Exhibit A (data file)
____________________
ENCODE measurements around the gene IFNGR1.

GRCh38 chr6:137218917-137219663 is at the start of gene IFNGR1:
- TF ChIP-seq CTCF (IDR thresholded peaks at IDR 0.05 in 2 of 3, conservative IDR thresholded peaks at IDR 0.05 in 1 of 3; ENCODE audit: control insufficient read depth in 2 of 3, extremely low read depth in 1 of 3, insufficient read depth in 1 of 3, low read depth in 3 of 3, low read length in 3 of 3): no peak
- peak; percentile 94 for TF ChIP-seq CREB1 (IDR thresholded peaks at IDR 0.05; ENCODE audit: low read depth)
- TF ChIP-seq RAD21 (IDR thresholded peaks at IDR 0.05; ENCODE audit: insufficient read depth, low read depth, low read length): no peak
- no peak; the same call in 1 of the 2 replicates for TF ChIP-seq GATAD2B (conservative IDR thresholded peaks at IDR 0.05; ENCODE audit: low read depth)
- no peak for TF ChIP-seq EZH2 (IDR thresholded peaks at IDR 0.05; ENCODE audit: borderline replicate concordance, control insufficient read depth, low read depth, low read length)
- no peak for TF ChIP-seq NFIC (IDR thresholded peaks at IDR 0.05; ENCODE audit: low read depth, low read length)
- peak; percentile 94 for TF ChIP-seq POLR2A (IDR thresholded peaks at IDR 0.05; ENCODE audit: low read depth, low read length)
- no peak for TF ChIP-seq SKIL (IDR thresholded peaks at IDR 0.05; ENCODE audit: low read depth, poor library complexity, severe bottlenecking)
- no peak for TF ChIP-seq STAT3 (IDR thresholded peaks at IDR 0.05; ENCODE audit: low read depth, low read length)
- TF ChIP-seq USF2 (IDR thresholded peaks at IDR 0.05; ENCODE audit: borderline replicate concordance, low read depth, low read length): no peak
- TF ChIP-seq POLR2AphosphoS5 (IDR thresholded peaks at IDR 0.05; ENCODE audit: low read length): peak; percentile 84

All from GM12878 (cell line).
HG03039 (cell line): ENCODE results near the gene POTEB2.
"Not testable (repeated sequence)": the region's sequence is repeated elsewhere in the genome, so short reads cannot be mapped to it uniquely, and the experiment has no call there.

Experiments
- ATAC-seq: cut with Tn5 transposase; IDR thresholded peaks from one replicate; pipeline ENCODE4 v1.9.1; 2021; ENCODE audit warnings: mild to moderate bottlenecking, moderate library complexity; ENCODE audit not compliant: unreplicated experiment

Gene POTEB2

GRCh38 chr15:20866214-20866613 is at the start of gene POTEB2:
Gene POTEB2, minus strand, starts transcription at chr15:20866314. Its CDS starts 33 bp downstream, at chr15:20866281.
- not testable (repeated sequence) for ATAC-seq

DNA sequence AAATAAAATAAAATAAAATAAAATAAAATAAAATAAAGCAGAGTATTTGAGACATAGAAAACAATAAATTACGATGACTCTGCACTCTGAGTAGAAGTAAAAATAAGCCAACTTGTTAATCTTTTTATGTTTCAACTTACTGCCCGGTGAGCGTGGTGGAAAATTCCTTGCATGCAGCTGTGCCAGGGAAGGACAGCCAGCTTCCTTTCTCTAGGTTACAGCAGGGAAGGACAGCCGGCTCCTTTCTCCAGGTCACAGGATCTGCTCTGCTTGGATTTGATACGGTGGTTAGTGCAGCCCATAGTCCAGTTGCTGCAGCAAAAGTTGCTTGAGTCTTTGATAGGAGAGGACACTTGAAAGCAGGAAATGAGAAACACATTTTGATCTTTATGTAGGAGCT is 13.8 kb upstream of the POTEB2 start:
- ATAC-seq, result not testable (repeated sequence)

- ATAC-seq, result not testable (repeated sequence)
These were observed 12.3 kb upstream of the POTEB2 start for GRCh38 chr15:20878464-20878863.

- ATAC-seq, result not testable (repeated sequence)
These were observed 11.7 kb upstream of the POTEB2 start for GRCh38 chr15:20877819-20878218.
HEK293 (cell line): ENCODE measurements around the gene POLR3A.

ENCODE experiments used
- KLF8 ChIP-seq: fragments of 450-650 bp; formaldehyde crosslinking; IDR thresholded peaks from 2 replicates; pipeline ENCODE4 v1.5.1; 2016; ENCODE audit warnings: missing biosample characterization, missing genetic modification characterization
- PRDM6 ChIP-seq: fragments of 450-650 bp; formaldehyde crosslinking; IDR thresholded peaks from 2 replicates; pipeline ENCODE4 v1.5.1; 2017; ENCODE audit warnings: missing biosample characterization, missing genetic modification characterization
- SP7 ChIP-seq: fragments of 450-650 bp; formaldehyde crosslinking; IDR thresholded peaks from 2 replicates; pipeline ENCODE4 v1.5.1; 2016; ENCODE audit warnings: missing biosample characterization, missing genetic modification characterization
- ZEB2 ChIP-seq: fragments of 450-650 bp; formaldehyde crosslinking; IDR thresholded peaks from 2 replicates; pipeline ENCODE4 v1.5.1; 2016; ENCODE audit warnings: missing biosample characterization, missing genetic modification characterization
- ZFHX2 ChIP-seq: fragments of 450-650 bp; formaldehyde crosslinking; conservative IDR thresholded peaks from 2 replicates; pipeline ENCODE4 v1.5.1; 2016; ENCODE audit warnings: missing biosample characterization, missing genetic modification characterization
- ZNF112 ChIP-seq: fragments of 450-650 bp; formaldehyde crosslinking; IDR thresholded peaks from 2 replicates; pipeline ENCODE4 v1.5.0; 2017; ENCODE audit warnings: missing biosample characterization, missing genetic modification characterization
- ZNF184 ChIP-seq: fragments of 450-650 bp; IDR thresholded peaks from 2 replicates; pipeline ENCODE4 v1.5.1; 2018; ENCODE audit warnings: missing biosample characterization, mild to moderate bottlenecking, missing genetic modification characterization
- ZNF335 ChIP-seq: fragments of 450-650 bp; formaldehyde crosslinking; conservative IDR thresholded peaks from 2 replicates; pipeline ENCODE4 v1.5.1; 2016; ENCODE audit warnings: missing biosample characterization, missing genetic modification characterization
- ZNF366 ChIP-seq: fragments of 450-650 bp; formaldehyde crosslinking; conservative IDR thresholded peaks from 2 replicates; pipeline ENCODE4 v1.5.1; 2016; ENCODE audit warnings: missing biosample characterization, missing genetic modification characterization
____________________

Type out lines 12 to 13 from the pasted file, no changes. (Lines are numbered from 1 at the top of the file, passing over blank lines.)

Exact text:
- TF ChIP-seq USF2 (IDR thresholded peaks at IDR 0.05; ENCODE audit: borderline replicate concordance, low read depth, low read length): no peak
- TF ChIP-seq POLR2AphosphoS5 (IDR thresholded peaks at IDR 0.05; ENCODE audit: low read length): peak; percentile 84